Imagining the Present

Wadleigh students were not only imagining World War II in relation to what had happened in the past and what would happen in the future. They were also imaginingevents that were happening far away, but present in their daily lives in many different ways.



Students learned about the war through several different mechanisms, from newspapers to personal conversations. Probably none of these made a stronger impact in them than the letters they received from family and friends who had enlisted in the Army. Through these letters, students imagined and connected in personal ways to the war.


The Owl [January 1942]

"Letters from Camp", The Owl January 1942.

In its January 1942 issue, The Owl published “Letters from Camp.” This section included what seemed to be personal letters from soldiers stationed all around the U.S. and even overseas. We do not know if these letters were real; they might have been written by students, during a class excercise. These letters either reflect or fueled the imagination of Wadleigh High School students, leading them to think about the everyday life of soldiers and their personal thoughts and feelings in the context of the war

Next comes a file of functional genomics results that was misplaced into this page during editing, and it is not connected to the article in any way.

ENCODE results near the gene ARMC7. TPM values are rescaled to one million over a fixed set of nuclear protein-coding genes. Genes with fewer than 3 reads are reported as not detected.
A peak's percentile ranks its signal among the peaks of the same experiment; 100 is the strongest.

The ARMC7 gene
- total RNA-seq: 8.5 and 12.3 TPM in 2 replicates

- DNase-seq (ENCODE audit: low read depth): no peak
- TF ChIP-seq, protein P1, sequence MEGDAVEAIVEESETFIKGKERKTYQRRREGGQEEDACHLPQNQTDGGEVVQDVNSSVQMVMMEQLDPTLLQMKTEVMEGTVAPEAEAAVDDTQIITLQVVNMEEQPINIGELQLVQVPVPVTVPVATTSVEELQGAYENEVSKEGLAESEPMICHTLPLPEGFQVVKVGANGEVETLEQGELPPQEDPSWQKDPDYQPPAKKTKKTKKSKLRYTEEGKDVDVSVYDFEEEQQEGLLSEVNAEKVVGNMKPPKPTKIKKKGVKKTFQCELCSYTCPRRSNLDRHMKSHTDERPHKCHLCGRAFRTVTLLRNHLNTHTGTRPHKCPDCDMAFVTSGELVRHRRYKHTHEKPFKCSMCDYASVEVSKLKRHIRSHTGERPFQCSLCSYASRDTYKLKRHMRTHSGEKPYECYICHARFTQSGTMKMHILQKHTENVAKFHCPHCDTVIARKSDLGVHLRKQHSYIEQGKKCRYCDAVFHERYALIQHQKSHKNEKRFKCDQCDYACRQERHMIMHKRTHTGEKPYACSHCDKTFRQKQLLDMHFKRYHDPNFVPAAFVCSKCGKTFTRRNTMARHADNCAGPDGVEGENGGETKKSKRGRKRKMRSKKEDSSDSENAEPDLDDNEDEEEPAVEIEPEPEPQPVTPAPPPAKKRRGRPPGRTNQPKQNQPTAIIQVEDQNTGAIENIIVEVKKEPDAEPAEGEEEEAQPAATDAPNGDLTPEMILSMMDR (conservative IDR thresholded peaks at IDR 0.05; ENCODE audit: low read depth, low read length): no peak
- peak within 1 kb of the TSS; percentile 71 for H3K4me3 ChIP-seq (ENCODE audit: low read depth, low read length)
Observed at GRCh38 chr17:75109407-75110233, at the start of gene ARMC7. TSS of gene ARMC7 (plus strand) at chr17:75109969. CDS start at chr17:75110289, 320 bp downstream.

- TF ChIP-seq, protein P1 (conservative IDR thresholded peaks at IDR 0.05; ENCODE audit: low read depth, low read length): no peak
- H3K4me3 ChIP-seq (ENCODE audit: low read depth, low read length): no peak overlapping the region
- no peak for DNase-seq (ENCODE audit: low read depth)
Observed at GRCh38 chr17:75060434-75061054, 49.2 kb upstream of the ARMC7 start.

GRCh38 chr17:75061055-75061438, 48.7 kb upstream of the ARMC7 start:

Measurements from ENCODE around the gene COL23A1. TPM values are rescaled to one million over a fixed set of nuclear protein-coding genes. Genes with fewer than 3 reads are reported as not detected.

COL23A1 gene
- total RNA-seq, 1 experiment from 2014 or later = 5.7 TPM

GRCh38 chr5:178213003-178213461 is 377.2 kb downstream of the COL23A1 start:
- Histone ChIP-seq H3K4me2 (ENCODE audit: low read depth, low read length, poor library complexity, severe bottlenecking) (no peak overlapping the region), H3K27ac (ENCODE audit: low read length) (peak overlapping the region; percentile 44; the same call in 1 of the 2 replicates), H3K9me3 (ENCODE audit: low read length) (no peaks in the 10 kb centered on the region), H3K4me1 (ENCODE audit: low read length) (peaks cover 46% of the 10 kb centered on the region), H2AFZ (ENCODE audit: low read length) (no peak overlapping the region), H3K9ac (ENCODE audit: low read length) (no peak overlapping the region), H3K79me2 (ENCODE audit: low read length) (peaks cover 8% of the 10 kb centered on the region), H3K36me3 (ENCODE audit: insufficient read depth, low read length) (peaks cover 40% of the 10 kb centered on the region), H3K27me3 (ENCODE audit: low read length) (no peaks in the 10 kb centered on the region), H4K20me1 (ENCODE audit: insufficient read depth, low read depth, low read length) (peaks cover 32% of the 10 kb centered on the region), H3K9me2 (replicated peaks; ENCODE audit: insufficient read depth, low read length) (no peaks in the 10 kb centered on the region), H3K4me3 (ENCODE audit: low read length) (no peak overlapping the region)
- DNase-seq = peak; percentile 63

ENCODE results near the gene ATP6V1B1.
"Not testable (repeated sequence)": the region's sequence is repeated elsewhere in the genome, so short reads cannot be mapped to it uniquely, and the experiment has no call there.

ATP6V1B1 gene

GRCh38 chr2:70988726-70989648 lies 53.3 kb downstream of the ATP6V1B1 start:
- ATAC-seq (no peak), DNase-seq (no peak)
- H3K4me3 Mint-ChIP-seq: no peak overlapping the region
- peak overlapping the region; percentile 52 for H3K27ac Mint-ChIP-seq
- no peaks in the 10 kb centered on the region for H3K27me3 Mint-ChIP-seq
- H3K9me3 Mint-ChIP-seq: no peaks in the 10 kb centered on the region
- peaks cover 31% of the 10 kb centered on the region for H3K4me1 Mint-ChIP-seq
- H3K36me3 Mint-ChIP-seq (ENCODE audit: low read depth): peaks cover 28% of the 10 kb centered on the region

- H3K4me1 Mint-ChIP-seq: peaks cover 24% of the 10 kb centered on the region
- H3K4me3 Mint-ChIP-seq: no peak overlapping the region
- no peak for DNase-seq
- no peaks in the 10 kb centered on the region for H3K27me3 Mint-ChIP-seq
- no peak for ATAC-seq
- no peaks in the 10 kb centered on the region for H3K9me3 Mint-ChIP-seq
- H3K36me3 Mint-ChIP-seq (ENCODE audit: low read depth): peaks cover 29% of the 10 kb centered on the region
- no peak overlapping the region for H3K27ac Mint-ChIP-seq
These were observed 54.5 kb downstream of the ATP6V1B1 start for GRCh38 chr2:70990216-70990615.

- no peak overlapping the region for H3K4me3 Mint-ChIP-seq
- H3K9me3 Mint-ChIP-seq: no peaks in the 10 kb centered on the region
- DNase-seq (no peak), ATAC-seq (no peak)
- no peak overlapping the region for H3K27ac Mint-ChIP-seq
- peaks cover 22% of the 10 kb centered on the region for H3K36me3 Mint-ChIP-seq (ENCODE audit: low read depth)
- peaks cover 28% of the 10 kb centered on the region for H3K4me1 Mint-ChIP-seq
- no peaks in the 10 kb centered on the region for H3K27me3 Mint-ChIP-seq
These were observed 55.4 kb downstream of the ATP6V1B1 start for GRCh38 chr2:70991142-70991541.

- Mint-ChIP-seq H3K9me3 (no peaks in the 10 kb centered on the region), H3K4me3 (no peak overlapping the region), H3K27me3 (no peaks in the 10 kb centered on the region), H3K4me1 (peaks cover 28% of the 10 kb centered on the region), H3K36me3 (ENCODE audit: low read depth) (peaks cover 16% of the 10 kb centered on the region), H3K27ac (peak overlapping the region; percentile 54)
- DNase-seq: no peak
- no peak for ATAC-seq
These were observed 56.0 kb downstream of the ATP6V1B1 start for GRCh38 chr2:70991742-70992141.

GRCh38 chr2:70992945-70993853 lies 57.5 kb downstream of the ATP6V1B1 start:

The Owl [June 1943]

"To all my friends at Wadleigh", The Owl June 1943.


 Sometimes letters came from people even closer to the Wadleigh community. In its June 1943 issue, The Owl published a letter from a Wadleigh former student - "our own Ensign Wilson," The Owl declared. Addressed to "All My Friends at Wadleigh" the letter had the seal of the WAVES program and was presented in front of an article describing the daily life of the women enrolled in it. The letter intended to work as an emotional anchor, allowing the students to imagine the experience of other women who were participating in the war through this program.


Wadleigh students learned about the war around the world in many different ways. This knowledge was important in how they imagined what was going on, but their concerns and desires were essential too.

We invite you to explore the three following galleries. Organized according to the three main formats these girls used - short stories, poems and opinion essays - they present some of the pieces Wadleigh students wrote while imagining World War II.